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Hermle 340-020

Superpot

Registered User
Jul 6, 2009
68
1
8
Hi everyone, I am in a bit of a dilemma. I have a mantle clock (1975) in for repair. The original floating balance was broken and I ordered a new replacement one but its not the floating balance type any longer as it was replaced with a more modern version but I was told it was a direct replacement. Ok now for the problem. On full wind the clock gains so much time and runs a couple of hours ahead of time so I did some research and all the advice is to add weight to the balance wheel to slow it down which I did. At the point I managed to get it to run 5 mins slow per hour I thought I was onto a winner but.............. as I kept adjusting via weight very carefully it was almost corrected but when I put the clock back to a full wind it's racing away again at a very fast rate of knots!Can anyone shed nay light on this to me very strange situation? It is really baffling me I have to say and I'm ready to concede on it. Any help greatly appreciated as always.
 

Dick Feldman

Registered User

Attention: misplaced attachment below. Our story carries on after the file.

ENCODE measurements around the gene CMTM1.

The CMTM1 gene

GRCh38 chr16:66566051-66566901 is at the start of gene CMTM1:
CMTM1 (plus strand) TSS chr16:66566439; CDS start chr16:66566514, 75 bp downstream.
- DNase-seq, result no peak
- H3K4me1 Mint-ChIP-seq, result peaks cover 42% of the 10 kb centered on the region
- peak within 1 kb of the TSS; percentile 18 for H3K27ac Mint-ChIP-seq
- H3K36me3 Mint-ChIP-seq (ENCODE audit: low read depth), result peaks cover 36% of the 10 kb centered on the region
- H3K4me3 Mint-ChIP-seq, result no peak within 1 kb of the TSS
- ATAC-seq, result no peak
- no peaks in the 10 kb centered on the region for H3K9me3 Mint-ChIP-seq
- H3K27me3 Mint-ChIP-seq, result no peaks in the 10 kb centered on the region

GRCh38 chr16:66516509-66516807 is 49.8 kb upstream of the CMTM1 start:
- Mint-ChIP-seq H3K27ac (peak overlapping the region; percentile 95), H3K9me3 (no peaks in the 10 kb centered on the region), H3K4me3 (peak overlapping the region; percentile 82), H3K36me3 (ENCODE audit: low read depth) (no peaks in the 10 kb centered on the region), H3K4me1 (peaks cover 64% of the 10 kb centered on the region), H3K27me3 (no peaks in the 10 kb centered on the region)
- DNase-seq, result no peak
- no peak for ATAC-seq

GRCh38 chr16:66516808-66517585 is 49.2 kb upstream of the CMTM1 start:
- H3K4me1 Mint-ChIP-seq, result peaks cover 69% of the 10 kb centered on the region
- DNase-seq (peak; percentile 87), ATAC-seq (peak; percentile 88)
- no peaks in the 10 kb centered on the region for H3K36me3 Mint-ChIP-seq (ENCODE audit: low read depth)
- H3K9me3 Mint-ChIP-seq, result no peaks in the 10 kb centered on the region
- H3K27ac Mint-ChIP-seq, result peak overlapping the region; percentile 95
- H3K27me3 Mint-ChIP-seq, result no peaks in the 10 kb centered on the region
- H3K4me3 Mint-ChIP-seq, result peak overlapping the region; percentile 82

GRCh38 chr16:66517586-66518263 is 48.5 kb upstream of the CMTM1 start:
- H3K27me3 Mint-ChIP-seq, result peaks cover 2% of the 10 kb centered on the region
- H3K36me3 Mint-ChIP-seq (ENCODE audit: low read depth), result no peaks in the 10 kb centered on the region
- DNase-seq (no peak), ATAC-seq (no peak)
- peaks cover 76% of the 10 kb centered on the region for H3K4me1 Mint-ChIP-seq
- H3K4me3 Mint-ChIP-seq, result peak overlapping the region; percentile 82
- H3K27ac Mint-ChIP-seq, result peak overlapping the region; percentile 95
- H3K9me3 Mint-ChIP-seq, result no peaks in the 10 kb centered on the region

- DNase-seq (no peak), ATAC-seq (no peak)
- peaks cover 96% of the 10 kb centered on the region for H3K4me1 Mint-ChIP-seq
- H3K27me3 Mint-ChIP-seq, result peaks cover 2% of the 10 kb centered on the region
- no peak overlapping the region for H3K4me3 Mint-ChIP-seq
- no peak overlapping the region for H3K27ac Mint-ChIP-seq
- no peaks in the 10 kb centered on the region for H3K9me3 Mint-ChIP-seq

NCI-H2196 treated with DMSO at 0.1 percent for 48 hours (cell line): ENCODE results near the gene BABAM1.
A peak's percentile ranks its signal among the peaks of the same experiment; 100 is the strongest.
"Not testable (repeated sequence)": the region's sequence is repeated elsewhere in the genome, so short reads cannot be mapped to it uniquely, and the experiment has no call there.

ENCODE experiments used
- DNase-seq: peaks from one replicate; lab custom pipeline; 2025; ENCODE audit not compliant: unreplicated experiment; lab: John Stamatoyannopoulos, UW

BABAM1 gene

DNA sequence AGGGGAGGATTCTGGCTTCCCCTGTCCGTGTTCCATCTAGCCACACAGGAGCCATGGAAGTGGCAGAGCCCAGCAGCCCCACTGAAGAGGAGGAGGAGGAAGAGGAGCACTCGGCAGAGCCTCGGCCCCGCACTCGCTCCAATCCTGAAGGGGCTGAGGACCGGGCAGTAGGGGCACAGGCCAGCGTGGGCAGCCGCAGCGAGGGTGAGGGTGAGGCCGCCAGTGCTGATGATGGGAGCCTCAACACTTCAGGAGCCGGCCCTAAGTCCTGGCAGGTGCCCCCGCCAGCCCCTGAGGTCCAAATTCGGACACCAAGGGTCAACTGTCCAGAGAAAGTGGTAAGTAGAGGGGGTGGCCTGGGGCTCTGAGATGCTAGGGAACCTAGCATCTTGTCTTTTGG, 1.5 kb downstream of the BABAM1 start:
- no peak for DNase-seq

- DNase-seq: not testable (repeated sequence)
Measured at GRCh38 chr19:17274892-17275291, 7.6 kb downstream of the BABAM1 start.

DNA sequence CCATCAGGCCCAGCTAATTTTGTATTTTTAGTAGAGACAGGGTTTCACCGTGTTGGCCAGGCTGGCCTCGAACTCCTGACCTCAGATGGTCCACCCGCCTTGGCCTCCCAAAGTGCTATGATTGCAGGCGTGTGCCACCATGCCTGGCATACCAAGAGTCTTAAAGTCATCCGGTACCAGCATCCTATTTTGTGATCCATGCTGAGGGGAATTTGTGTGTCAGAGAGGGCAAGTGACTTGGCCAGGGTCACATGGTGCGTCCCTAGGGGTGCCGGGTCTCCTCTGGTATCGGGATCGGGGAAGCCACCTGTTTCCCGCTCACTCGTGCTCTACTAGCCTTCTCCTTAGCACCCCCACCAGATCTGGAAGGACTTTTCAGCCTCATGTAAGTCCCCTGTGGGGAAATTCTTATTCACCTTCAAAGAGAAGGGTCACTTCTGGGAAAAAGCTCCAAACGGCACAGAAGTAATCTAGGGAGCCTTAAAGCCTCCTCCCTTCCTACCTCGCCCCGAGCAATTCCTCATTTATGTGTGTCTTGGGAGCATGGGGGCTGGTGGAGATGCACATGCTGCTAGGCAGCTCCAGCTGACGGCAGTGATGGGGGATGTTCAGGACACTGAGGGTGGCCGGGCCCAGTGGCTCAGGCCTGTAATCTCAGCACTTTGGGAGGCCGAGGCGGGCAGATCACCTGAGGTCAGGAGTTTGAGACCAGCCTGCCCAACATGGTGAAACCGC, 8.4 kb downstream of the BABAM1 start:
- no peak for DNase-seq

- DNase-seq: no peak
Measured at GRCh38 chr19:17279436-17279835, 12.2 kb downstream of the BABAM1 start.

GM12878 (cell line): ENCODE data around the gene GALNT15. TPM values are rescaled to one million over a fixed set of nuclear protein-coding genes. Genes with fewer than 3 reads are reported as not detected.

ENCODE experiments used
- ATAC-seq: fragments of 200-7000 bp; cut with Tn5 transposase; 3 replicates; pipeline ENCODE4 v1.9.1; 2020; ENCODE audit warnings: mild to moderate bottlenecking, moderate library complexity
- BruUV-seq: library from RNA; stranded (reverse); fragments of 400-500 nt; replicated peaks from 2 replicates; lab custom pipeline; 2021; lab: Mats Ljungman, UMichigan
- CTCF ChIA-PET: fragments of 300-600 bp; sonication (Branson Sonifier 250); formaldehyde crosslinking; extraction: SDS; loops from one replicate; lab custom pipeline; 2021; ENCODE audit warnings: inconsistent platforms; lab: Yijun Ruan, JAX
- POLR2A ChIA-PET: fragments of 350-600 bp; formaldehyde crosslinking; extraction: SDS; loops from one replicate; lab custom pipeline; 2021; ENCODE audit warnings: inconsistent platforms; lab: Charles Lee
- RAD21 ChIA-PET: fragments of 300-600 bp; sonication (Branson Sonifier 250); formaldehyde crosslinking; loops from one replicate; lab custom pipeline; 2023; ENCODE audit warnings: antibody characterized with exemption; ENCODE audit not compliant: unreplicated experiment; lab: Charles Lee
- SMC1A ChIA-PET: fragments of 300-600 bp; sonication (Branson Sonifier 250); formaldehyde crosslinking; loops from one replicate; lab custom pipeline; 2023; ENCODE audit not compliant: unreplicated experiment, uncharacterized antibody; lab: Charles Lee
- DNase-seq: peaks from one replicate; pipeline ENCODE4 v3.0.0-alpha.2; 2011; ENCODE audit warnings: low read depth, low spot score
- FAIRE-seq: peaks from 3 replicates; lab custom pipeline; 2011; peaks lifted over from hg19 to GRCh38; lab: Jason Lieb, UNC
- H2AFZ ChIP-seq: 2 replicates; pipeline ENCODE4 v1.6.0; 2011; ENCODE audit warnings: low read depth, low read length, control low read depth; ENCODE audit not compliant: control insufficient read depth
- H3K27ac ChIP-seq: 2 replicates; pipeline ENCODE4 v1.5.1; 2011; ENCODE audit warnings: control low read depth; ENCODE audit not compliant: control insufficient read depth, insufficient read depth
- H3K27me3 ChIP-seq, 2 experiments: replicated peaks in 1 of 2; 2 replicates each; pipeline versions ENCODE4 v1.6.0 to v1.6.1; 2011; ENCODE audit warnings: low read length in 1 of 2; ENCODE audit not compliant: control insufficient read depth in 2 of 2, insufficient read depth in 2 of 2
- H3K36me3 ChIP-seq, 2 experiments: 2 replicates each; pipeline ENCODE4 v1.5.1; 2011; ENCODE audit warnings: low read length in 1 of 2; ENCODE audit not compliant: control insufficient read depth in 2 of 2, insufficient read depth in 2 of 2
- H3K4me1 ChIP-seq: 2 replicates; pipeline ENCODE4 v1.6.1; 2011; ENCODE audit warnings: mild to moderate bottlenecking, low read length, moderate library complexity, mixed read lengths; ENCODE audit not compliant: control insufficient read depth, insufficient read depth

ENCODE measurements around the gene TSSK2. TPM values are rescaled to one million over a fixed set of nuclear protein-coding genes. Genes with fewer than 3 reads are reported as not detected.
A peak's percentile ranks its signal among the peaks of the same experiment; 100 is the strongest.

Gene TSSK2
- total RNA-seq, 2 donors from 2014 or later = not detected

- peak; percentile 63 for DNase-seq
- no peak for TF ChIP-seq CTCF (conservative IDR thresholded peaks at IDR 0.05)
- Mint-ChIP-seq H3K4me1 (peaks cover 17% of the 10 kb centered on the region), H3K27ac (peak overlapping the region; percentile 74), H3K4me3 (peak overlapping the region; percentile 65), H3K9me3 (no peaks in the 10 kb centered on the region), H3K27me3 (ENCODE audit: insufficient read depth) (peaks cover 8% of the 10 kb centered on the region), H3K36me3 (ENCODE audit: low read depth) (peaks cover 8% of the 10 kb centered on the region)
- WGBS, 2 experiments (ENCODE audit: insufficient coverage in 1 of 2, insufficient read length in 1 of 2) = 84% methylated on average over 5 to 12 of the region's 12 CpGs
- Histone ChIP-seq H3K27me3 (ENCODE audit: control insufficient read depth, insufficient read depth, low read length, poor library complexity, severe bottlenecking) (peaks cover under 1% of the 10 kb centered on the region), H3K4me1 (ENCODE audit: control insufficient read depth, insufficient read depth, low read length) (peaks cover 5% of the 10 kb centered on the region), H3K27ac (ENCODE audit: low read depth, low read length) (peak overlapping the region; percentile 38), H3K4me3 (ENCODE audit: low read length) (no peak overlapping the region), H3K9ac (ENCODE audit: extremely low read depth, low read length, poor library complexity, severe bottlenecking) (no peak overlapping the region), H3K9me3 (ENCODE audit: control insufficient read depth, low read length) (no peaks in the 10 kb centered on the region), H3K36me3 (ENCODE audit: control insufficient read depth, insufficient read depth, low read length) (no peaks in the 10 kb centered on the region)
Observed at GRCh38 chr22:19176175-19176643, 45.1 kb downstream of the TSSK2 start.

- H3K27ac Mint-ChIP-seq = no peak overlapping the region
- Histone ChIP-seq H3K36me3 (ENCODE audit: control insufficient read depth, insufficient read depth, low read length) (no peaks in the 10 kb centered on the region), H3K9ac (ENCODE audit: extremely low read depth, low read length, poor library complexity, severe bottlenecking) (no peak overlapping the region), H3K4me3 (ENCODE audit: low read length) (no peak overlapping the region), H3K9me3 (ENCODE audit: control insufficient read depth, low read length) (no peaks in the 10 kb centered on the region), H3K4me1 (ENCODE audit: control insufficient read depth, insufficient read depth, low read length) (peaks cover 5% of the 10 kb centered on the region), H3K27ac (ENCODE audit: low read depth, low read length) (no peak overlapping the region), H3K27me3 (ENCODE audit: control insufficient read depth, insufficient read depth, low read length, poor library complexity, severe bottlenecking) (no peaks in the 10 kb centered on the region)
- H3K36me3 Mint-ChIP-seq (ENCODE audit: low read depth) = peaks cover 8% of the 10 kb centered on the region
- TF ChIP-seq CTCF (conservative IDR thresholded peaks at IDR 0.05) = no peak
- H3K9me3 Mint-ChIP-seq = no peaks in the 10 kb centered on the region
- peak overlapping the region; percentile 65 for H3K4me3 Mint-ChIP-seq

Sep 1, 2000
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Colorado, usa
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It is common practice for clock repair people to zero in on balances and springs for a solution. If your balance was broken, it may have been the second thing wrong with the movement and not the primary problem. If the clock came from the factory with a floating balance, it was manufactured some 40 years ago because that is about the time manufacturers stopped using those. The normal life span on a Hermle wheel train is about 20-25 years. (I assume the movement is a Hermle). After that time, the train will experience low power due to friction due to wear. You should be able to tell the manufacture date from the date code stamped on the rear plate of the movement plate. If you have not addressed wear in that movement, you are likely fighting a loosing battle.
Balance movements are prone to be erratic when not supplied enough power. They will run slow due to low power and also will sometimes "short cycle" (run fast) with low power. The original balance was probably the victim of a previous repair attempt. Balances will normally not fail unless someone has messed with them. My guess is the movement wheel train is lacking power and until you solve that, the clock cannot keep time reliably.
That is what I think,
Dick
 

dickstorer

Registered User
Oct 19, 2010
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Hampton, Georgia
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I think as does Mr. Feldman. A video of the balance wheel in motion would be most helpful. It would show how much rotation the wheel is getting.
 

Superpot

Registered User
Jul 6, 2009
68
1
8
Thank you gentlemen. It is indeed a hermle 340-020 movement and after speaking to the owners they are going for a brand new replacement movement. Lets see where I can get the best deal on one from. I am on mainland Spain.
 

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